Water uptake by wheat roots

Submitted by charlotte.schilt on Mon, 10/08/2018 - 13:53

Many factors determine root water uptake. The interaction of all these factors makes it difficult to model water uptake. In this study, different aspects of root water uptake were investigated and several models were tested. 

Roots have some special features to adequately supply the above ground parts of the plant with water and nutrients. The root hair zone close to the root tip has very high uptake rates. Older root also absorb water, but at much lower rates due to suberization and secondary growth of cork. In mature root systems with large suberized parts, the suberized roots may however absorb most of the water required by the plant. The rate of absorption of water by the roots depends on the hydraulic conductivity of soil and root and on the magnitude of the pressure gradient between root and root surface and root and leave.

Soil moisture distribution influences water uptake in different ways. In the first place, soil moisture content influences water uptake on a specific spot along a root. At low (or very high) soil moisture pressure heads, plants cannot extract water at the maximum possible rate.  Secondly, soil moisture distribution affects uptake of a soil system as a whole. Hampered uptake in one part of the root system may be compensated by enhanced uptake in wetter parts. Long term adverse conditions might result in adaptation of the root system, whether by growing into more favorable soil layers or by changing morphology (e.g. aerenchyma formation or enhanced suberization).

Besides soil moisture status, many other factors also play a role in determining water uptake rates. For example evaporative demand of the atmosphere, soil salinity, nutritional status of soil and plant, pests and diseases, developmental stage and root age. These factors are crop-specific and their influence may change due to other environmental conditions.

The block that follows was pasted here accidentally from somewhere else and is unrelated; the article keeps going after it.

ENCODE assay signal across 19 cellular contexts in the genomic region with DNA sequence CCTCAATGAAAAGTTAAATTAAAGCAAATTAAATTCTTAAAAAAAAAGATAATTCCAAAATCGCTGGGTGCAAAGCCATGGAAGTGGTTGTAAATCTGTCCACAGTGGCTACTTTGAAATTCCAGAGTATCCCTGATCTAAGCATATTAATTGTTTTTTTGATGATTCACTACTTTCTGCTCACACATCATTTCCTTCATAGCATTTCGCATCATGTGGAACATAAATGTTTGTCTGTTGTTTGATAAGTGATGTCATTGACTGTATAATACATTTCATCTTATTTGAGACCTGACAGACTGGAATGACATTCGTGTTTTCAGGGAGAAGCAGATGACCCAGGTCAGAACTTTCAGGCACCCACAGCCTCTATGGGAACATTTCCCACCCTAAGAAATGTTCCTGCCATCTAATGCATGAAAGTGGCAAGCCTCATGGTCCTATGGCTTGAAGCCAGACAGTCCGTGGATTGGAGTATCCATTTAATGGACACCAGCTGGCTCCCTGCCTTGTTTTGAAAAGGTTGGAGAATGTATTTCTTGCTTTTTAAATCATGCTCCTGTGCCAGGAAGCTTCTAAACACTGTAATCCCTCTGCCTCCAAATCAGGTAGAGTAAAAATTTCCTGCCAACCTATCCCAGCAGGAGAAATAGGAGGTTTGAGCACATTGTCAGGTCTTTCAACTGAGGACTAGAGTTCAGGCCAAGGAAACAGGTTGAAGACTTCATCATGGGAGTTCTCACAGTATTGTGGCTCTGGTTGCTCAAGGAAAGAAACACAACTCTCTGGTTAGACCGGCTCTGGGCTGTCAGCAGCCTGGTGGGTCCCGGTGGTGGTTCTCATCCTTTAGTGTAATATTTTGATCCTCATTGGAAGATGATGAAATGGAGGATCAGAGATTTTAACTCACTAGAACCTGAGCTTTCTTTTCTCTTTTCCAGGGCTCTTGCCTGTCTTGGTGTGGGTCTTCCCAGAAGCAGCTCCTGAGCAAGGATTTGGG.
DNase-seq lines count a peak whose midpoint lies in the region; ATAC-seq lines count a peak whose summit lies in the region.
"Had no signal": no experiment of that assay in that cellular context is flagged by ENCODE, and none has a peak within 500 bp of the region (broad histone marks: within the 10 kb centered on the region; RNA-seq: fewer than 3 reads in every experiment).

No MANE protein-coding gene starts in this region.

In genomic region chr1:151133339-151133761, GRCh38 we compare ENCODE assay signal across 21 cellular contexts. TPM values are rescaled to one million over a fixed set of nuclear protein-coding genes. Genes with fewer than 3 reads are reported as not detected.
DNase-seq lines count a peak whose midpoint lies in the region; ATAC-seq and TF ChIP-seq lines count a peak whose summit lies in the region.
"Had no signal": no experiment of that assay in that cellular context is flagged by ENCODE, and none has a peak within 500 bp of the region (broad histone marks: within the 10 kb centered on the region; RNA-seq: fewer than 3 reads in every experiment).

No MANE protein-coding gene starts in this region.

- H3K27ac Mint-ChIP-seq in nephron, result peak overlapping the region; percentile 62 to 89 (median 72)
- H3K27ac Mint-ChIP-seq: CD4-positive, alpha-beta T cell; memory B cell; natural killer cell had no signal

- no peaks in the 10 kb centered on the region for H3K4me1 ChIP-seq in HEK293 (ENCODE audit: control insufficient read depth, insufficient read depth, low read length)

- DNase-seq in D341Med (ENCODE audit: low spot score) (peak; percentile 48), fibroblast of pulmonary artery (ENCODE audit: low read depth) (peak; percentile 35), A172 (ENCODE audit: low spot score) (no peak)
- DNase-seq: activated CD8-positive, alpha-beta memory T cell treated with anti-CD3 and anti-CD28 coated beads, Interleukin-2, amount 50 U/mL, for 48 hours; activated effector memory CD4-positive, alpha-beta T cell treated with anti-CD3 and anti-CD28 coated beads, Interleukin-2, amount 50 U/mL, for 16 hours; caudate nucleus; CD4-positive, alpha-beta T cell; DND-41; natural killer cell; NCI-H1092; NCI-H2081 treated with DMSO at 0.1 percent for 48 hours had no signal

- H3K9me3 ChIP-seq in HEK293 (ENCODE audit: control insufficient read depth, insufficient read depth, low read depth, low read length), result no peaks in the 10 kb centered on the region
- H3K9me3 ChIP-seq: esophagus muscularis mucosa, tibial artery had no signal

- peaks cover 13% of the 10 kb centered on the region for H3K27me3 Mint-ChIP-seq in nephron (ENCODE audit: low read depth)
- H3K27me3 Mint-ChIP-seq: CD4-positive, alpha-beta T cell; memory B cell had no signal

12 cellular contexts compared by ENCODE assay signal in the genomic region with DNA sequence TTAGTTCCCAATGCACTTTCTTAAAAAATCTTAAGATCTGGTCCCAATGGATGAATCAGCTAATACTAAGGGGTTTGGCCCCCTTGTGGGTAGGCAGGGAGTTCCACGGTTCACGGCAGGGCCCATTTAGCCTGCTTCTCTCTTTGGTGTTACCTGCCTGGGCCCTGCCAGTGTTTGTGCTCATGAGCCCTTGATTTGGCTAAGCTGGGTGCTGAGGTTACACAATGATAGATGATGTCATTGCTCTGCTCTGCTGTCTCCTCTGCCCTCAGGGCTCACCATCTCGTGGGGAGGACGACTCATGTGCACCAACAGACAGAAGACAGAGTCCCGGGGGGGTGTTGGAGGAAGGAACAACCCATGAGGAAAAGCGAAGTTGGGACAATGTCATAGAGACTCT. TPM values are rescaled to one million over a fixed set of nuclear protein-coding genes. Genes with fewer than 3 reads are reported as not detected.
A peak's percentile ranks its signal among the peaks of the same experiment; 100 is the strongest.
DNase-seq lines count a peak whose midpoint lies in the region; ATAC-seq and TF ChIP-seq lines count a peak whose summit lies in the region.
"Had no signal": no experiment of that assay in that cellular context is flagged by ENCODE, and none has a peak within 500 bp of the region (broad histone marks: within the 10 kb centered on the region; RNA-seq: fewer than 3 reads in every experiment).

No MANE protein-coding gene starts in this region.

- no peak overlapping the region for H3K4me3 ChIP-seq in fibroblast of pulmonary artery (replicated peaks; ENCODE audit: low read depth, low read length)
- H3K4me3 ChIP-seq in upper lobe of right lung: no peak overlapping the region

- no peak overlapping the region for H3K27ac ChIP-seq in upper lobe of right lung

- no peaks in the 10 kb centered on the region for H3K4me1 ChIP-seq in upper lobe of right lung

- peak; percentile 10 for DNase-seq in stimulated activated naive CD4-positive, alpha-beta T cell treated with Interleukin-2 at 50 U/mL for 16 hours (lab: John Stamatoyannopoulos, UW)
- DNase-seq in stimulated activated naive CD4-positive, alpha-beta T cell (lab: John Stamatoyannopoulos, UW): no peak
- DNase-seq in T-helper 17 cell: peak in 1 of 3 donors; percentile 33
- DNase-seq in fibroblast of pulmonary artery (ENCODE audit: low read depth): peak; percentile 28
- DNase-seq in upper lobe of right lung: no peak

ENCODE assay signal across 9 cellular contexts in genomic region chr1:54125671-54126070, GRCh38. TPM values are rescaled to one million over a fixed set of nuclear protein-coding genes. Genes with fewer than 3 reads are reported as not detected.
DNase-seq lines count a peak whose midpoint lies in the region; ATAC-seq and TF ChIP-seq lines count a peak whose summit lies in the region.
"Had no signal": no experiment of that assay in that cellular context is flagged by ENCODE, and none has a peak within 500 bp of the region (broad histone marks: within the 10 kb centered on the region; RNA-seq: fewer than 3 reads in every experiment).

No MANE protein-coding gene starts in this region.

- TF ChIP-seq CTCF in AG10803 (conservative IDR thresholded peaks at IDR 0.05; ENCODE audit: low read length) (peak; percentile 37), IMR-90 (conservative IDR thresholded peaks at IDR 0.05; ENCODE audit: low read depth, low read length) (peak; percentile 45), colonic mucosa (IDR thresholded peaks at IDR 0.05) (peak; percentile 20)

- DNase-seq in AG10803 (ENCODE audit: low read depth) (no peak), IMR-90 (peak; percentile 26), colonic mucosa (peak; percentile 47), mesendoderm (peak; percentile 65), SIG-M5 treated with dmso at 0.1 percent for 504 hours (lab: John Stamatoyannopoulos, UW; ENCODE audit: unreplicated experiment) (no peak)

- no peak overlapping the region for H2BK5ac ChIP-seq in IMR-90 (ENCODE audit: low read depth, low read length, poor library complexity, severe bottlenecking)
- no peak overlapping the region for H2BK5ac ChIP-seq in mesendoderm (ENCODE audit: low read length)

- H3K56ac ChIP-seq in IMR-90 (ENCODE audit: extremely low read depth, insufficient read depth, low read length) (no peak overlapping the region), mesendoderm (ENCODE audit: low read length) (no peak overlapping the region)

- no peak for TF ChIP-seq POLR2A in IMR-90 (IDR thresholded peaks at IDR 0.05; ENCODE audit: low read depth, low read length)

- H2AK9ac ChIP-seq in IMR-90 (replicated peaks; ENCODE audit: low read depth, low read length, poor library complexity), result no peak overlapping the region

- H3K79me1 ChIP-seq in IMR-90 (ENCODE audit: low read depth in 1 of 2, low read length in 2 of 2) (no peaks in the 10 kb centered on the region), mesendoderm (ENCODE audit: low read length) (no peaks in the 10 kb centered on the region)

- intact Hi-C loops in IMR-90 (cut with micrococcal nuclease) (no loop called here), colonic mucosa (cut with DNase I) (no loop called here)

Water flow in unsaturated or partly saturated soil may be described with Richards’ equation. This equation is a combination of Darcy’s law and the continuity equation. In order to solve Richards’ equation the relationships between hydraulic properties of the unsaturated medium have to be known. These relationships, the retention curve and the hydraulic conductivity curve, may be provided in tabular form or described by empirical functions. Unfortunately, these relationships are affected by hysteresis and therefore not unique.

Many models exist that describe root water uptake. One approach is to regard the total root system as a diffuse sink. This macroscopic approach describes water uptake by an empirical function. Several models are mentioned that calculate water uptake from potential transpiration, root length density and some kind of reduction factor to account for reduced uptake due to water stress. Some of the mentioned models also account for the phenomenon that water stress in one part of the root zone can be compensated by enhanced water uptake from other moister parts. Besides the discussed models, many models with additional features exist, e.g. models that account for salinity stress or incorporate age or root growth.

Another approach to model root water uptake is the microscopic approach. This approach considers water flow into single roots. A disadvantage of this kind of models is the large number of parameters that have to be determined. These comprehensive models are however important to increase knowledge on the behavior of plant roots. A few microscopic models are applicable without a large amount of input parameters. These models are however rather simplified forms of the original mathematically derived equation.

Three macroscopic models and one microscopic model were tested. One model used potential transpiration, root length densities and a reduction factor to account for uptake reduction due to water stress. Two other tested models also took into account water stress compensation. Also a very simple microscopic model was tested. Data were available from an experiment with wheat plants in containers. One container received plenty of water, while another did not receive any water. The models were added to a computer program for the simulation of unsaturated soil moisture flow written in the computer language FST.

It was not possible to choose which model simulated the measured soil moisture profiles of the dry container best. All gave acceptable results, with only small differences between the models. One explanation for this similarity might be the quite favorable conditions. Another explanation might be redistribution of soil moisture. Changed uptake patterns are to a certain extent cancelled out by changed moisture flow patterns. The soil moisture profiles of the irrigated container could not be simulated well, probably because of hysteresis in the soil hydraulic relationships.

Jantine Bokhorst


Jan Vos, Peter Leffelaar